By Matt Coker
By R. Scott Moxley
By Charles Lam
By Nick Schou
By Gustavo Arellano
By Gustavo Arellano
By Steve Lowery
By R. Scott Moxley
At this Garden Grove family barbecue, the police brought the pepper spray and handcuffs
Frank Santos is sitting on a couch in his daughter's apartment in Anaheim, surrounded by family members. He's wearing a wife-beater undershirt that exposes a pair of brawny, heavily tattooed arms. The ink, his closely cropped hair, bushy goatee and glinting eyes that lock intently on whomever he's looking at, all give Santos the menacing mien of an ex-convict. When he speaks, his voice has a streetwise inflection, the kind that tends to make statements sound like questions, as if he's challenging you to disagree.
Despite appearances to the contrary, Santos isn't a former gangbanger. He did spend seven years behind bars, though—as a correctional officer at a privately run prison in New Mexico, transporting prisoners for the U.S. Marshals Service, and tackling irate or suicidal inmates as a point man for the facility's Special Operations Response Team. His brother-in-law is a California Highway Patrol officer; the older of his two daughters is an aspiring cop.
In fact, the only time Santos has ever been arrested was early on the morning of Sept. 12, 2004, when he and the rest of his family were wrapping up a barbecue in celebration of his younger daughter Amanda's 24th birthday.?The family gathering took place in the courtyard of a Garden Grove apartment complex managed by his brother, Art. The party itself was uneventful, but shortly after it ended, a police car drove by and shined a spotlight on Santos. Not long after that, Santos and seven others—including several of his immediate family members who were at the party—were arrested and thrown in jail.
Nearly four years later, Santos is still fuming about that night. He says that the officer who arrested him explained that his family was in handcuffs because Santos had a bad attitude. "He said, 'You are going to jail and your whole family is going to jail because you put them there.' I said, 'How did I put them there?' He said, 'Because you disrespected an officer, so you put your whole family in jail. They're all going to jail. Your whole family keeps telling me that you are a really nice guy, but to me, you will always be an asshole. . . . If I ever see you walking the streets of Garden Grove, I will take you in. . . . I don't want to see you around.'"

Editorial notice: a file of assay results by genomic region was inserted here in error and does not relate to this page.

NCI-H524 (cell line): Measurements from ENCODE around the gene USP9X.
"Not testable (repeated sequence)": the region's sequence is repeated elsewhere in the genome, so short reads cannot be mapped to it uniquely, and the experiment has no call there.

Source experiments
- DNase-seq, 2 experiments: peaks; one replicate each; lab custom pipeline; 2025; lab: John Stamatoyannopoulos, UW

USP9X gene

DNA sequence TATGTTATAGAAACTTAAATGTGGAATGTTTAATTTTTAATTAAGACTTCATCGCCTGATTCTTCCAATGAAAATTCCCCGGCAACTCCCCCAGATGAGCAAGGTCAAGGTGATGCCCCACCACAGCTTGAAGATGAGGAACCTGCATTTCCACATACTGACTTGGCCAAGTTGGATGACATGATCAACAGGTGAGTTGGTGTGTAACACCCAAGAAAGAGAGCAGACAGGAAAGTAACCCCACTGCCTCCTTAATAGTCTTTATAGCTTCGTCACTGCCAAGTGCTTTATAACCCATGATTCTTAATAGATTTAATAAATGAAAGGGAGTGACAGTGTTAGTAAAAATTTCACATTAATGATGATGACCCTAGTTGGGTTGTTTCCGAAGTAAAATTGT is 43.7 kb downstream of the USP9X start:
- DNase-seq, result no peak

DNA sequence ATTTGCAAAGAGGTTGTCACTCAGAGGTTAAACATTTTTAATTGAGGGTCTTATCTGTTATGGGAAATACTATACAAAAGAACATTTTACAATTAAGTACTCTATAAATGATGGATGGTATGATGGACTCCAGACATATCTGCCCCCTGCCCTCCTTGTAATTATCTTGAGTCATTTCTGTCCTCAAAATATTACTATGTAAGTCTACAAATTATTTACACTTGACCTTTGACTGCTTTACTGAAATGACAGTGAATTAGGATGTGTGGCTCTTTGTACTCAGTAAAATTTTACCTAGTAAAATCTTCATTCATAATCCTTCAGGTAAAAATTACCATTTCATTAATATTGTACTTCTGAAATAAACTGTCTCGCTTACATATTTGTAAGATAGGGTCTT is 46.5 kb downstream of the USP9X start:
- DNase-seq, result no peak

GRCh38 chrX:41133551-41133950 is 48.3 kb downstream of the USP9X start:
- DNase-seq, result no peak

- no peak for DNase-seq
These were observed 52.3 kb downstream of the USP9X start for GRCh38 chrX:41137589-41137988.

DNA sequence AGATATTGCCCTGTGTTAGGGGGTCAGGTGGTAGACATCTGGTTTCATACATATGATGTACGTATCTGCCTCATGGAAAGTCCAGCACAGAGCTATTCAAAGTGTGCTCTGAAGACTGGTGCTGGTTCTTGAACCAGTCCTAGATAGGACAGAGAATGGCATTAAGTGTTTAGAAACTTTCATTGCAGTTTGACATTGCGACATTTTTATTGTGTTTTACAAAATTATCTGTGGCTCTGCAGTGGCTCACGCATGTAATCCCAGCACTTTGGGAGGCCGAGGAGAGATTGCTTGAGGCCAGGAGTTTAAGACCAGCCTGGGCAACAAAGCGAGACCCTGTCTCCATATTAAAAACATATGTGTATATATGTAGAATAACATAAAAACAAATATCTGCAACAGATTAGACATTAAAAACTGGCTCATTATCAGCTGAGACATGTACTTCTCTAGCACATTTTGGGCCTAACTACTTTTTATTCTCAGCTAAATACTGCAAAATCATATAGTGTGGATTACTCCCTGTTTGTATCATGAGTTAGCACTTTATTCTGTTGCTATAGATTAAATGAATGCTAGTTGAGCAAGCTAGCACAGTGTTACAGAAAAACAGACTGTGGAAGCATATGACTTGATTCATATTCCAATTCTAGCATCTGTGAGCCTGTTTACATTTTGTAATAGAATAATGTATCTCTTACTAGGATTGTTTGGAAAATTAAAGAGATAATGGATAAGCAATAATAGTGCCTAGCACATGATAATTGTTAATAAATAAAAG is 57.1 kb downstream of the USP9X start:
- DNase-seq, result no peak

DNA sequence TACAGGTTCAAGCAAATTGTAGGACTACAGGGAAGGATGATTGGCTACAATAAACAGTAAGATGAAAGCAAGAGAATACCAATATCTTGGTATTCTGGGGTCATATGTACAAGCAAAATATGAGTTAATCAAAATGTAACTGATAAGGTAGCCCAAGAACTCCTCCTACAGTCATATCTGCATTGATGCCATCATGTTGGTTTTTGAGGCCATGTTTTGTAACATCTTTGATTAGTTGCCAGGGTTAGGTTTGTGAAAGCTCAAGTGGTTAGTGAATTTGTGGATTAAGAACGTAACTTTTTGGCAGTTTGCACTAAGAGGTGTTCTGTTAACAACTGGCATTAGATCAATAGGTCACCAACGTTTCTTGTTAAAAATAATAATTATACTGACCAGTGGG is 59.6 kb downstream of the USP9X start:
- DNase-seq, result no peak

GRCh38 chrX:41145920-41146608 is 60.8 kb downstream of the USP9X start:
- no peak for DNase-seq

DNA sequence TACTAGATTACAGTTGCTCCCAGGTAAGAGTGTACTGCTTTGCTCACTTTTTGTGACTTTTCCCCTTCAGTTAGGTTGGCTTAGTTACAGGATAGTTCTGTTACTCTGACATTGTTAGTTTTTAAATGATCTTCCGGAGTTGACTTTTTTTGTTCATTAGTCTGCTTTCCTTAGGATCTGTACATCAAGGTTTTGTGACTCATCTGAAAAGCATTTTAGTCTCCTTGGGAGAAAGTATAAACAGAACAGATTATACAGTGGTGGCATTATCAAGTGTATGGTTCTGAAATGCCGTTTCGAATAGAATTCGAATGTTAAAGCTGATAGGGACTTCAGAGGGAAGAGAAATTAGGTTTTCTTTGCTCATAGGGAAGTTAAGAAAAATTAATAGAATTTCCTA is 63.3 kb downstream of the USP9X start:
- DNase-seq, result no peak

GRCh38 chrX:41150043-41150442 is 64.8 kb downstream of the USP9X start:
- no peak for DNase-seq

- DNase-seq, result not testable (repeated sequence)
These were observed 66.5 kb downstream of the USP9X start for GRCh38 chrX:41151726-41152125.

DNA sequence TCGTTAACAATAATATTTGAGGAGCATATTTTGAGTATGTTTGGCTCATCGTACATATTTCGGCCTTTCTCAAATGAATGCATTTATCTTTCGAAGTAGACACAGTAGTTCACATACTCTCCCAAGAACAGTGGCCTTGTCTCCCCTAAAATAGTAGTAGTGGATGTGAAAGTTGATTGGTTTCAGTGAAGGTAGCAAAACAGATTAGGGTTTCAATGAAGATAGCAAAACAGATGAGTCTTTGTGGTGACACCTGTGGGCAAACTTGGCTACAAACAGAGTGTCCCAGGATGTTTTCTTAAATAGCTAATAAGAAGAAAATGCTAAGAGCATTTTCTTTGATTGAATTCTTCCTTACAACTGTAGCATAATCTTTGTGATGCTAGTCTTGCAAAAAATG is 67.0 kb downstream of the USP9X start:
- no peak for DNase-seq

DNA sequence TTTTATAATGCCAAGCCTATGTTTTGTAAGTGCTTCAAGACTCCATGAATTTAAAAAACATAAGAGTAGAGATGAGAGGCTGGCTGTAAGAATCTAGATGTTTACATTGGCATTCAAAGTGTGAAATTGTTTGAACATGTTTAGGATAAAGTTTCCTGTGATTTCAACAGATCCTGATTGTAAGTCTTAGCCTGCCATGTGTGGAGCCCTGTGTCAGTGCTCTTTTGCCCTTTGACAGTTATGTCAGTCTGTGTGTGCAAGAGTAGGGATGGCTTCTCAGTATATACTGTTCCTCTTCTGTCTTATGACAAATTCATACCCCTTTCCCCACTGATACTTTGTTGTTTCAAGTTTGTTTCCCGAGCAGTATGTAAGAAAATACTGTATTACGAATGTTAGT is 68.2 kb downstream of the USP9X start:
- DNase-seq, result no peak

What happened between the moment the police car shined its light on Santos and that alleged conversation quickly became the focus of an internal-affairs investigation by the Garden Grove Police Department. The investigation followed a civil complaint filed against the city by the family, claiming the police officer in question wildly began pepper-spraying family members when they tried to intervene in the argument between him and Santos and that other officers, members of the department's gang unit who later arrived on scene, brutally tackled, handcuffed and arrested family members. The family has retained the services of Jerry Steering, a Newport Beach attorney who has been defending the family against criminal charges that resulted from the incident—and is now preparing to file a federal civil-rights lawsuit against the city. (Steering declined to comment for this story.)
All of which begs a couple of questions: How did a cop-friendly family barbecue end with several of Santos' relatives shoved to the ground, handcuffed, dragged to patrol cars and hauled off to jail by police? And why were those same family members charged with everything from resisting arrest and assault on a police officer to something usually associated with history books and the Ku Klux Klan: lynching?
* * *
The answer to those questions begins shortly before midnight on the evening of Sept. 11, 2004, when Frank Santos' brother-in-law, Sergio Flores, noticed that his car was being towed. He had parked the vehicle in a mini-mall across the street from the apartment building, where the family had gathered for Amanda's birthday barbecue several hours earlier. Flores ran after the tow truck, but the driver revved the engine and sped down the alley. Flores thought that was unusual, wondering if the tow truck was part of an elaborate ruse to steal his car.
An off-duty officer with the California Highway Patrol, Flores was also worried because there was state-issued law-enforcement equipment in the vehicle. He dialed 911 and reported that his car was being illegally towed.
If Flores was worried, his brother-in-law Frank was extremely pissed off. His mood hadn't improved when, just a minute or so later, a police car pulled up to the apartment complex. Flores was impressed with what he thought was the quick response. But Frank, who didn't realize Flores had called police, didn't like what he saw.
Omar Patel, a Garden Grove police officer on routine patrol, wasn't responding to Flores' 911 call but was idling at a nearby red light when he "heard yelling" from an alleyway and "noticed a large group of subjects" gathered there, according to the report the officer later filed. Curious about the cause of the disturbance, Patel wrote that he "shined [his] spotlight onto the group of subjects so that [he] could see them more clearly."